It’s impossible for anyone to predict the future with complete accuracy, as the world we live in is often a very unpredictable place. However, we can look back at the lessons that we’ve learned over the years and use what we know in the present to guide predictions about the years ahead. That’s exactly what I plan to do with this blog post about mediation in 2019. This blog is conjecture and should be taken as nothing more than my best guess at what will be available in terms of alternative dispute resolution and mediation options for couples in 2019 and the years beyond.
My previous blog post discussed the complexities that we saw in mediation throughout 2018. Many aspects of mediation are likely to stay the same going forward, while other elements are bound to change. For instance, mediation will always be a helpful alternative dispute resolution option for couples who would prefer to avoid things like court-room trials and litigation. Additionally, as we move into 2019 at least, it seems that the grounds for divorces done with divorce mediators or otherwise will remain the same too. As I mentioned in my last blog, all the couples I have worked with during divorce mediation have chosen the no-fault divorce law for their procedure, since the No-Fault law was passed in 2010, while other grounds do remain available. The no-fault solution simply means that it is neither side’s fault, it’s simply the marriage that is irretrievably broken. Fault doesn’t need to be admitted or proven for the divorce to go ahead.
What I Expect from Divorce Mediation in 2019
As mentioned above, the predictions given here are only my best guess, but I believe that parenting time and custody considerations are likely to also remain the same in the year ahead. Discussions on custody and parenting time are often very common with your divorce mediator. Things like the best interests of the children, and how a child should be raised will continue to be crucial as we move into the years ahead. Additionally, for the beginning of the year, the legislature in New York has not yet around the change the guidelines for maintenance and child support to keep up with the fact that the United States Congress’s new tax law that says maintenance (aka alimony) payments will no longer be a tax deduction for the person who pay it and will no longer be taxable income to the recipient. This law goes into effect for maintenance payments for agreements made and cases decided January 1, 2019 and afterwards. It seems that the guidelines for these awards will remain the same, but some people would argue that the maintenance guidelines, which were made when maintenance payments were a tax deduction for one side and income for the other side, may not make as much sense anymore.
Going in to 2019, maintenance payments will not be viewed as a tax-deductible expense for the payor, nor will they be seen as taxable income for the recipient. The current maintenance guidelines were last revised, at the time I am writing this blog, in June 2015. In practice throughout the courts of New York, the guidelines have led to calculations that were far more fair than the previous requirements for pendente lite calculations (while a divorce is pending). The guidelines given in the 2010 no-fault divorce law revisions led to some discomfort among both law practitioners and those in their divorce cases. Many judges and practitioners alike believed that the application of the full guidelines was both unmanageable and harsh for the payor, which led to many deviations from the guidelines.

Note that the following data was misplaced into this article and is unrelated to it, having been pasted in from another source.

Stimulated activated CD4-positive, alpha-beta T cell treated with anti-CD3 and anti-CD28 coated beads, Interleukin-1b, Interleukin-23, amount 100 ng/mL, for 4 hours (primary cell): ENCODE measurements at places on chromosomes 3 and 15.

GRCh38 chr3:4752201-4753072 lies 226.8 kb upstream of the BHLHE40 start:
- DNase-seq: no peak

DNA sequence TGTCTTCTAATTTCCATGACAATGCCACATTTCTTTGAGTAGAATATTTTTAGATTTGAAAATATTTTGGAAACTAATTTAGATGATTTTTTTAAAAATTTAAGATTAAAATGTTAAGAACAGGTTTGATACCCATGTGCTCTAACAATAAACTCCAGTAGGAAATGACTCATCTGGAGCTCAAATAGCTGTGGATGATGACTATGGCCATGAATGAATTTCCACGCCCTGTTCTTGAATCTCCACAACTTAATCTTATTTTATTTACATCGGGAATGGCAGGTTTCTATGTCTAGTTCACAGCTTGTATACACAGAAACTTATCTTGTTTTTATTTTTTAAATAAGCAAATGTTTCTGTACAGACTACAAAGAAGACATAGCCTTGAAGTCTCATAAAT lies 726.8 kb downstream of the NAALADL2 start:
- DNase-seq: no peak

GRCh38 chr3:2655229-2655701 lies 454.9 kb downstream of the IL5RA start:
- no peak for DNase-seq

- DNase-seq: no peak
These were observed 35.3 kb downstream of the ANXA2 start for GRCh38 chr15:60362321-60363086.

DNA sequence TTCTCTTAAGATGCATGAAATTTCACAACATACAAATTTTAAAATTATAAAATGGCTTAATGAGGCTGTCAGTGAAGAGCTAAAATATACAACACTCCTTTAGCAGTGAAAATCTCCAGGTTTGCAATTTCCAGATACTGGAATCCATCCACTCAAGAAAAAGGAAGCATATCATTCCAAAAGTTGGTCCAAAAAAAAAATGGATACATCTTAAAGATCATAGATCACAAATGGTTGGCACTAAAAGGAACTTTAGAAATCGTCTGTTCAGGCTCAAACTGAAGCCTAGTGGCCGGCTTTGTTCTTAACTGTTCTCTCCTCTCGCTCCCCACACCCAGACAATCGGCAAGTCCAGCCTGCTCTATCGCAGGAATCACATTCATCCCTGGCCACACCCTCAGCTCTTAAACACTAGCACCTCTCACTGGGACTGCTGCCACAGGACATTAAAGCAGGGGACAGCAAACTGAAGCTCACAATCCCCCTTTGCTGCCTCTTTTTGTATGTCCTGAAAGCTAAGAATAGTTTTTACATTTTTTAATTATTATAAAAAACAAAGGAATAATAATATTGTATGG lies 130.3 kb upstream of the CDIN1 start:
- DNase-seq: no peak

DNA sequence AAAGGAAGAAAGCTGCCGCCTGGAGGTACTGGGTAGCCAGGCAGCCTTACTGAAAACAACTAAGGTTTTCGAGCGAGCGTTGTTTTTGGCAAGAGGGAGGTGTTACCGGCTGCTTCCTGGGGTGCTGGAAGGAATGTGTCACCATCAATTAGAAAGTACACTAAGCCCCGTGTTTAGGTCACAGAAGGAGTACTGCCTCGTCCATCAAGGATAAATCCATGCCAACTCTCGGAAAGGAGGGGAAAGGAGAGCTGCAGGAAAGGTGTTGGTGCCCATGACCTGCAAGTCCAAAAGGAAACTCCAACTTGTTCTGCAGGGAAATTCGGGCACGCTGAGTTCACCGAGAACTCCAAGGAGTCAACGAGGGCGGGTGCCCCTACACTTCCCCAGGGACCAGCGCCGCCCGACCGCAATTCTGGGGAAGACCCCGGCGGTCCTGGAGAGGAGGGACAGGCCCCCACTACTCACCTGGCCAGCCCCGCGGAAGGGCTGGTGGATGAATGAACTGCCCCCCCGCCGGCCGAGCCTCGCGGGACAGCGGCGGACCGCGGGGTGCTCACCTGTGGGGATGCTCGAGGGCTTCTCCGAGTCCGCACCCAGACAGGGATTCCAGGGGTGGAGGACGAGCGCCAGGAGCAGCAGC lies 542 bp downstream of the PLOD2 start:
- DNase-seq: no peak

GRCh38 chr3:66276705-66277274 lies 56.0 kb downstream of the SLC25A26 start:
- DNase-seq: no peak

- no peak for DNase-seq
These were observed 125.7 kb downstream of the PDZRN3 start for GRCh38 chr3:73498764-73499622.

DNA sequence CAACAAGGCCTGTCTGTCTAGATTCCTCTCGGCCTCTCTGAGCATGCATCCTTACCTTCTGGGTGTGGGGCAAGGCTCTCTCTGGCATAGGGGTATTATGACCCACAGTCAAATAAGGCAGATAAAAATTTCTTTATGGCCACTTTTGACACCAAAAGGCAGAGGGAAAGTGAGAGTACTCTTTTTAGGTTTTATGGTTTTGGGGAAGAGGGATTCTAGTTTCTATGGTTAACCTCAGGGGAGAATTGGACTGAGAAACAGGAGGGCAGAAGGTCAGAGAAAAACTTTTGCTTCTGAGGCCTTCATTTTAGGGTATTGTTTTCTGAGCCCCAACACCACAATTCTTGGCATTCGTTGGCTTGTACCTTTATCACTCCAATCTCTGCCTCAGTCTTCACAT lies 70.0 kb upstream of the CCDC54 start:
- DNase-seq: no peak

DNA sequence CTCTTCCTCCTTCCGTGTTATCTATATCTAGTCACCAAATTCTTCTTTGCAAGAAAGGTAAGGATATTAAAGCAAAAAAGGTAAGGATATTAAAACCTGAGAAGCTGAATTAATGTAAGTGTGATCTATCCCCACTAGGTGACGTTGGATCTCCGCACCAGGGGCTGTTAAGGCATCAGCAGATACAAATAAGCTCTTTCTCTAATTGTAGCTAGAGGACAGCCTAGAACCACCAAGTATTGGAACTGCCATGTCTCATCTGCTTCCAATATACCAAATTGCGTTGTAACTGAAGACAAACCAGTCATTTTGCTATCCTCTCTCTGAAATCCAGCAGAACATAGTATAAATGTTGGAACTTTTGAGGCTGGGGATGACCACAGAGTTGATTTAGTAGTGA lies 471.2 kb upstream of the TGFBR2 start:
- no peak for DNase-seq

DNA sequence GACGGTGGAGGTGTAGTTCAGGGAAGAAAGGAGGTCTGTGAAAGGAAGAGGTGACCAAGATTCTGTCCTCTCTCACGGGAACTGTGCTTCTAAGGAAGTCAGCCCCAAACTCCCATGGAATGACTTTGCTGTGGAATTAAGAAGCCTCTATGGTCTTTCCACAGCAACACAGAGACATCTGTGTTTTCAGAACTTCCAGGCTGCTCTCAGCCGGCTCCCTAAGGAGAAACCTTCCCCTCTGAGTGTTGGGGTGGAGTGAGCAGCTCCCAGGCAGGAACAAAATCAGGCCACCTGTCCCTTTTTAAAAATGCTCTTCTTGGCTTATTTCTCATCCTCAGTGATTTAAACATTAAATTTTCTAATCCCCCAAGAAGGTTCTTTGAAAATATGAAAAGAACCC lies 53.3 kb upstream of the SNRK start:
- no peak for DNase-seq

Mediation Offers Benefits Going Forward
One of the best features of divorce mediation, both now and in the years to come, is that it provides parties with the freedom to focus on decisions that make sense to their needs. In a mediation session, there’s no need to employ specific guidelines for things like spousal maintenance and support. Instead, we can look at things like the needs of everyone involved, and the budgets that each spouse has to deal with. The idea is to ensure that both households can continue survive in a fair environment going forward. After all, a transition from one household into two is never easy. Ultimately, however, a judge needs to sign off on the agreements made with divorce mediators. Accordingly, mediated divorce agreements may deviate from the guidelines, however, proper reasons for doing so must be spelled out. That is why I believe it is appropriate to say that divorce mediations operate under the shadow of the law.
Of course, as a divorce mediator, there are times when I will use the guidelines in mediation as a starting point to discuss issues of child support an. In 2019, and the years going forward, after rules around tax have transformed, the reasons to deviate from guidelines may be more important than ever. In child support guidelines, the following considerations are likely to come into play during decisions:
- Tax consequences of the parties
- Financial resources of the non-custodial and custodial parent
- Other factors deemed relevant by the judge
In the maintenance statute the tax consequences and any other factor deemed appropriate by the court are proper considerations in deciding maintenance issues and deviations as well.
It might be possible to make the case that the new tax consequences associated with maintenance payments in 2019 will also need to be considered in equitable distribution. After all, tax consequences and other factors “deemed relevant” by the courts are often considered during equitable distribution agreements as permitted by the statute for equitable distribution.
If you’re concerned about divorce mediation in 2019, or you’re interested in booking a mediation appointment to start your divorce process, contact my office today. You’ll be able to book a free initial consultation, for you and your spouse, for up to 30 minutes to find out whether mediation is right for you. Contact us on (516) 333-6555.